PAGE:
By: Scott Kinkley, Attorney at the Northwest Justice Project
Garnishment is a terrifying, if not catastrophic, event especially for someone living on the margins of poverty where a single garnishment can produce devastating collateral damage like divorce and homelessness. It should never be acceptable for this harsh remedy to be employed against people who never got their day in court or never owed the debt in the first place. Yet, with increasing frequency the media is reporting horror stories about poor people being garnished for debts they paid or never owed by a handful of billion dollar companies most people have never heard of. These companies, debt buyers, do exactly what their moniker implies. They buy debt. They buy debt in bulk for pennies on the dollar from creditors or other debt buyers. This industry has flooded state courts with lawsuits on defaulted credit obligations bought and sold in a number of unregulated markets. Fueled by the cold efficiency of collection computer software and an army of printers, debt buyers are able to bulk generate litigation, which is quickly reduced to judgment despite often having little or no evidence to prove the claim and with no meaningful review by an actual person. In some cases, the person being sued owed something to someone at some time. In others, people who owe nothing had the simple misfortune of being erroneously added to a list of names a computer indiscriminately used to pump out a summons and complaint.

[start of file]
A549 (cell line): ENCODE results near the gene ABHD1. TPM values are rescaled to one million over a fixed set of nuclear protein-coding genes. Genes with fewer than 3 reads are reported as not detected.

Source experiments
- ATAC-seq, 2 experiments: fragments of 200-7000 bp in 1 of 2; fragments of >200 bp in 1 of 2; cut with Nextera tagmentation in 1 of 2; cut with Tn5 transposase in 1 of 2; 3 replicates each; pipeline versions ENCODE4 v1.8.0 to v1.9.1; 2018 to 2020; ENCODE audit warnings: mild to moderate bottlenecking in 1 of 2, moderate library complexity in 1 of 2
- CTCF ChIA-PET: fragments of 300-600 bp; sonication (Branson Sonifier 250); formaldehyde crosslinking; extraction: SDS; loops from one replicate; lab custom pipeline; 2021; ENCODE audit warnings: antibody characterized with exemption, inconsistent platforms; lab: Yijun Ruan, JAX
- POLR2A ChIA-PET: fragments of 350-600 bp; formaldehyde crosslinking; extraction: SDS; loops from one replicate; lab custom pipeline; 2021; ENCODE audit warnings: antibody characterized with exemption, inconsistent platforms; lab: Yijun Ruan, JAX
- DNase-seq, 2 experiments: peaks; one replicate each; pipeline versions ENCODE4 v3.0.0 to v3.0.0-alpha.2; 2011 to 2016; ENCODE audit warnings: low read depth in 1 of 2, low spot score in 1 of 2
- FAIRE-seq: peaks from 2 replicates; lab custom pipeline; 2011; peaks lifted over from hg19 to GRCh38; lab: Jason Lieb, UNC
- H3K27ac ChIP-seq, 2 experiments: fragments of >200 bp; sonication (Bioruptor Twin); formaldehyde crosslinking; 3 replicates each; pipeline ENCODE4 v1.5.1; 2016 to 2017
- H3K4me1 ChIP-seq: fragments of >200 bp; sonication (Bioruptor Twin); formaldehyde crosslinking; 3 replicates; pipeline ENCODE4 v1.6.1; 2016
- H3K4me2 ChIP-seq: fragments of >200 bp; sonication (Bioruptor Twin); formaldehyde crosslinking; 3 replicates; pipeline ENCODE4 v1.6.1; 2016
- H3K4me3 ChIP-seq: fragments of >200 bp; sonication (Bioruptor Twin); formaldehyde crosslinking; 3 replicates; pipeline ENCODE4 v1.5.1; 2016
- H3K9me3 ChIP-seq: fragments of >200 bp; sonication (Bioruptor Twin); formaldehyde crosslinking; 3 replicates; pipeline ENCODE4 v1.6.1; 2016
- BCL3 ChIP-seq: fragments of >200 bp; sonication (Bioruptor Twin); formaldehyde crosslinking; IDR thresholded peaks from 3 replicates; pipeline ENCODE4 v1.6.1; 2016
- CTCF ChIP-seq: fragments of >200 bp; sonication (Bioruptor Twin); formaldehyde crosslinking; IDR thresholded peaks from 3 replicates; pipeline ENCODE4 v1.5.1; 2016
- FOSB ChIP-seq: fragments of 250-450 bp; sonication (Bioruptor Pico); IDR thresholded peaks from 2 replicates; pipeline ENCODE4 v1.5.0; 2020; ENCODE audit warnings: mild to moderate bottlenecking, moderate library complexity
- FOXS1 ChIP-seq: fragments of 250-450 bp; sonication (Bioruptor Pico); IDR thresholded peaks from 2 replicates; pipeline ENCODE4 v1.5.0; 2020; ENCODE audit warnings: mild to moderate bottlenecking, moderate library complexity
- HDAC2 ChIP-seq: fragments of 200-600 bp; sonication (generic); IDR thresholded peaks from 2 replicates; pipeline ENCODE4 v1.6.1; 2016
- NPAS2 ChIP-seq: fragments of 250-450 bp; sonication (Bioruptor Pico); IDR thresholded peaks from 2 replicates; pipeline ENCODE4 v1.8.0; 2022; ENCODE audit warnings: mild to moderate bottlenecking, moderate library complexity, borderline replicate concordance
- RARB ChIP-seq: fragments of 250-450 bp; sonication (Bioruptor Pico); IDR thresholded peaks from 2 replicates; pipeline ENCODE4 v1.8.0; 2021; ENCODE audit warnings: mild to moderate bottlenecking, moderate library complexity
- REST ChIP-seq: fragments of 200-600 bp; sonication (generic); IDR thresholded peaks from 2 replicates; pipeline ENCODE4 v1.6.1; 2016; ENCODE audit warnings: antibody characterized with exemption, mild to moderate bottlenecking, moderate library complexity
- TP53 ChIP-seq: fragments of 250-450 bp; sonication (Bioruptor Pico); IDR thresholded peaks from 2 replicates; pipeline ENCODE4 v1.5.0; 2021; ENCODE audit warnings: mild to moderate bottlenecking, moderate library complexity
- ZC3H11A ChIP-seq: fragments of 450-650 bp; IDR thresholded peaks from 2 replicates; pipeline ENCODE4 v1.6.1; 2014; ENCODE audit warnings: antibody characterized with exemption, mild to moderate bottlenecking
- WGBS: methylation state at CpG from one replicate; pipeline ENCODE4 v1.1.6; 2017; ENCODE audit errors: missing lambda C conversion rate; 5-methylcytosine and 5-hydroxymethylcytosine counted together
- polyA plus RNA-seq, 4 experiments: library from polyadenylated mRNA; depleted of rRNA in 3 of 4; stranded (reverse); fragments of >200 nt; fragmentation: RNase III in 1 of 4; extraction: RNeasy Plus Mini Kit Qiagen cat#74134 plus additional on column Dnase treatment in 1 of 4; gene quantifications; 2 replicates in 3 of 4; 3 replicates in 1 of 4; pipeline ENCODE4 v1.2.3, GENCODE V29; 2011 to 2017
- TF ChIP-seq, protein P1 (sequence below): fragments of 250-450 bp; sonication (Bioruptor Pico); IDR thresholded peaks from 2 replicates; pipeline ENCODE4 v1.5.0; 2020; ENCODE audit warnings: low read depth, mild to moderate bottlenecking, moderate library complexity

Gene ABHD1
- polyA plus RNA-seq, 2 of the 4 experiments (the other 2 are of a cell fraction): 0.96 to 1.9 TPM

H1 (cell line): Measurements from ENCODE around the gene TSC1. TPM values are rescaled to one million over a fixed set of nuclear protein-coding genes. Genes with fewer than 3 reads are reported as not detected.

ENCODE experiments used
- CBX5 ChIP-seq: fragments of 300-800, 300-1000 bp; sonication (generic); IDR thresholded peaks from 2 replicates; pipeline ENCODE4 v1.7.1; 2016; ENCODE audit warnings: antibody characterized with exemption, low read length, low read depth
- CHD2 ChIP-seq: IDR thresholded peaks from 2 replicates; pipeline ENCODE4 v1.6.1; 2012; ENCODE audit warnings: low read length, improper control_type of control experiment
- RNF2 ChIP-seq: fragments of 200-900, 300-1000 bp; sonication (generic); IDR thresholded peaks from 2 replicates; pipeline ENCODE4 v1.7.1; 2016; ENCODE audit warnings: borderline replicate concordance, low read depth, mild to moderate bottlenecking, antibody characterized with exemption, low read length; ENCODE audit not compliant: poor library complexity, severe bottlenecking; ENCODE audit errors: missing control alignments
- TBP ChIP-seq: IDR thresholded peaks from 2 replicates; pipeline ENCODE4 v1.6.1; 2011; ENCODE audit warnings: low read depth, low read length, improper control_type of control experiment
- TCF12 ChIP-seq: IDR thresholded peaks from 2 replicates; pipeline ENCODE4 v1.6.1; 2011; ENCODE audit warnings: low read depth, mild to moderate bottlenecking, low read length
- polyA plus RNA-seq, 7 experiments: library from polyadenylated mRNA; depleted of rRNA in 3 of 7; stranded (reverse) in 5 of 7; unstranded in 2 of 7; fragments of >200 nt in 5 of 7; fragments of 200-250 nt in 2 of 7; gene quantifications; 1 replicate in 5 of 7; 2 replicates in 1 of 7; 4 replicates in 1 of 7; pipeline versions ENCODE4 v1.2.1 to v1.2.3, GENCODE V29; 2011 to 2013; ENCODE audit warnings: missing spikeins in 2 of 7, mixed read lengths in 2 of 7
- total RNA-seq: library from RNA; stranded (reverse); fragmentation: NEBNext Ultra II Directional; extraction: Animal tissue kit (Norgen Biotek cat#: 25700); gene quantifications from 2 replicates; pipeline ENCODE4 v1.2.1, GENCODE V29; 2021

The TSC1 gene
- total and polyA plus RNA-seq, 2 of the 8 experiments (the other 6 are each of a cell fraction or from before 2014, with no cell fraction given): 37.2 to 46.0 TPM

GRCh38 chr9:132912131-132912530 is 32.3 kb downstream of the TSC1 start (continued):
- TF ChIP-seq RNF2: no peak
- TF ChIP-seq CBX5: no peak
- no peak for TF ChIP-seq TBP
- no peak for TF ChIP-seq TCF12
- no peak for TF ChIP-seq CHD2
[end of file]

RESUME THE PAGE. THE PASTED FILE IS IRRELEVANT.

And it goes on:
The goal of these debt buyers is to quickly win a judgment and begin garnishing wages and bank accounts. But, to win a judgment, you need to win in court, and courts employ a myriad of procedural and evidentiary rules carefully crafted to ensure fairness and justice. So, how is it possible that the debt buyer industry is able to win a judgment in as many as 90% of the cases they bring with little or no proof? And how is it possible that in so many of these cases judgments are entered on claims plagued with errors?